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    Obama, Mexican President-elect Discuss Changing Relationship

    President Barack Obama and Mexico's President-elect Enrique Peña Nieto in the Oval Office of the White House in Washington, Nov. 27, 2012.President Barack Obama and Mexico's President-elect Enrique Peña Nieto in the Oval Office of the White House in Washington, Nov. 27, 2012.
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    President Barack Obama and Mexico's President-elect Enrique Peña Nieto in the Oval Office of the White House in Washington, Nov. 27, 2012.
    President Barack Obama and Mexico's President-elect Enrique Peña Nieto in the Oval Office of the White House in Washington, Nov. 27, 2012.
    Kent Klein
    President Barack Obama hosted Mexico’s president-elect, Enrique Peña Nieto, at the White House Tuesday. The incoming Mexican leader wants to focus relations with the United States less on the war on drugs, and more on trade.

    Four days before taking office, President-elect Peña Nieto visited the Oval Office, in what President Obama said is a longstanding tradition.

    Before their meeting,  Obama told reporters the visit reflects Mexico’s growing standing in the world community.

    “Mexico has become not simply an important bilateral partner, but is today a very important multilateral, multinational leader on a whole range of issues, from energy to climate change," said President Obama.

    Mexico’s next president concentrated his remarks mainly on trade, and the importance of increased economic integration with the U.S. and other countries.

    “We do have the opportunity to grow, but not only that, we also have the opportunity to integrate North America, to be participating in this part of the world, and I am so pleased that this is the situation we are in," said Enrique Peña Nieto.

    The U.S. is Mexico’s largest trading partner, and trade between the two neighbors has increased immensely in the nearly two decades since the North American Free Trade Agreement took effect.

    Steve Johnson is director of the Americas Program at Washington’s Center for Strategic and International Studies.

    “When it began in 1994, I think the amount of trade between Mexico, Canada and the United States was something like $297 billion.  And it has gone up since then, and I think the latest figure is $1.6 trillion.  So trade is a big part of the relationship," said Johnson.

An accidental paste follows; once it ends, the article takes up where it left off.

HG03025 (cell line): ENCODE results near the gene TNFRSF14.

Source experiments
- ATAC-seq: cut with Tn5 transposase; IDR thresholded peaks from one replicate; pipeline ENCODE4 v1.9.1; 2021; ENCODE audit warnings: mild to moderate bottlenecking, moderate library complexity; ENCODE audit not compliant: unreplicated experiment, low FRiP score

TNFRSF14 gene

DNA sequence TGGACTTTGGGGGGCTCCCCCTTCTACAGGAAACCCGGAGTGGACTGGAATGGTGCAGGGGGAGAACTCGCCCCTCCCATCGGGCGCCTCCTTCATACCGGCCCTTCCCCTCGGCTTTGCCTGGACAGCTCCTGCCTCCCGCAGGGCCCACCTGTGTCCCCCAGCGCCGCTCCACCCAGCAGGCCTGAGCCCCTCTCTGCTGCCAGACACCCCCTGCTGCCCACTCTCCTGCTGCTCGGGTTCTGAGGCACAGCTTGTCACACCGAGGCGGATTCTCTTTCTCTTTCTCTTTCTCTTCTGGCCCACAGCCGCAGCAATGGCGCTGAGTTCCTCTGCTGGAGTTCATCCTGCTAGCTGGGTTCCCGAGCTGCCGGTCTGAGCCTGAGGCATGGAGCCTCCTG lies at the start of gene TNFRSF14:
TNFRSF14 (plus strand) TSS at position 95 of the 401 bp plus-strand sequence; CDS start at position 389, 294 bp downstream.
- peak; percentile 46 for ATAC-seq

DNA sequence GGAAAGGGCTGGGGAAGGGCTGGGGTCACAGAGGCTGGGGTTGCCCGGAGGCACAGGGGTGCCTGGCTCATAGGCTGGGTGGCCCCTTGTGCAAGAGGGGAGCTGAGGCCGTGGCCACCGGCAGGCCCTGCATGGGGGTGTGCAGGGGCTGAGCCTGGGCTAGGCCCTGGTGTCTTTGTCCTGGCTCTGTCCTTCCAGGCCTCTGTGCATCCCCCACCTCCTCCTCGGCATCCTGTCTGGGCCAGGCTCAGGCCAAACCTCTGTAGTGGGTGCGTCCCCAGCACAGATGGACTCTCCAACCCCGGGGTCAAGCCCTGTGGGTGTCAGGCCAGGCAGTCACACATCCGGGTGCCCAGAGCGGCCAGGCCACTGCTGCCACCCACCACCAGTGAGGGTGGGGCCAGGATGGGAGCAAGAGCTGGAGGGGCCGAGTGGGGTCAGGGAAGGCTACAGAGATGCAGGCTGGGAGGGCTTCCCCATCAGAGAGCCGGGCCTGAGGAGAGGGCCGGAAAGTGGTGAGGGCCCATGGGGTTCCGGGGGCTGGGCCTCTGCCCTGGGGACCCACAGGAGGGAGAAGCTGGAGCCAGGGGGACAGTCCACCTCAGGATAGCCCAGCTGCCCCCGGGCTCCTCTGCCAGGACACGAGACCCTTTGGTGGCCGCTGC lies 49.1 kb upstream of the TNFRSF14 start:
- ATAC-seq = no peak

Peña Nieto was expected to discuss with Obama Mexico’s bid to join the Trans-Pacific Partnership.  Mexico recently was invited to take part in talks on joining the TPP, a wide-ranging free trade alliance that includes the U.S., Canada and several Asia-Pacific nations.

    The president-elect called the prospect of joining the TPP “a great opportunity for all of us.”

    President Obama and his future counterpart largely agree on the need to reform U.S. immigration policies.

    "President-elect Peña Nieto' s reform agenda is of great interest to us, because what happens in Mexico has an impact on our society.  I know he is interested in what we do as well on issues like comprehensive immigration reform," said Obama.

    The next Mexican leader said he fully supports President Obama’s efforts to update immigration policy.

    “We want our border to be a safe, modern, connected border, a legal border.  That is exactly what we have set out to accomplish," said Peña Nieto.

    Johnson says Peña Nieto would like to see U.S. immigration policies simplified, to allow Mexicans to enter and leave the United States more easily and legally.

    “And that would benefit Mexicans who would like to come and work in the United States and then come back to Mexico.  So that is in his favor.  It is also in Mr. Obama’s favor, as he would like to see some order put into the process," he said.

    Peña Nieto has said he favors a new approach by his country and the U.S. toward illegal narcotics, but he said the two countries’ relations must go beyond the war on drugs.

    Mexico has had more than 60,000 drug-related murders in the past six years.  The U.S. has offered Mexico $1.6 billion to help fight drug trafficking and drug violence.  

    Vice President Joe Biden will represent the U.S. at Peña Nieto's inauguration in Mexico City on Saturday.

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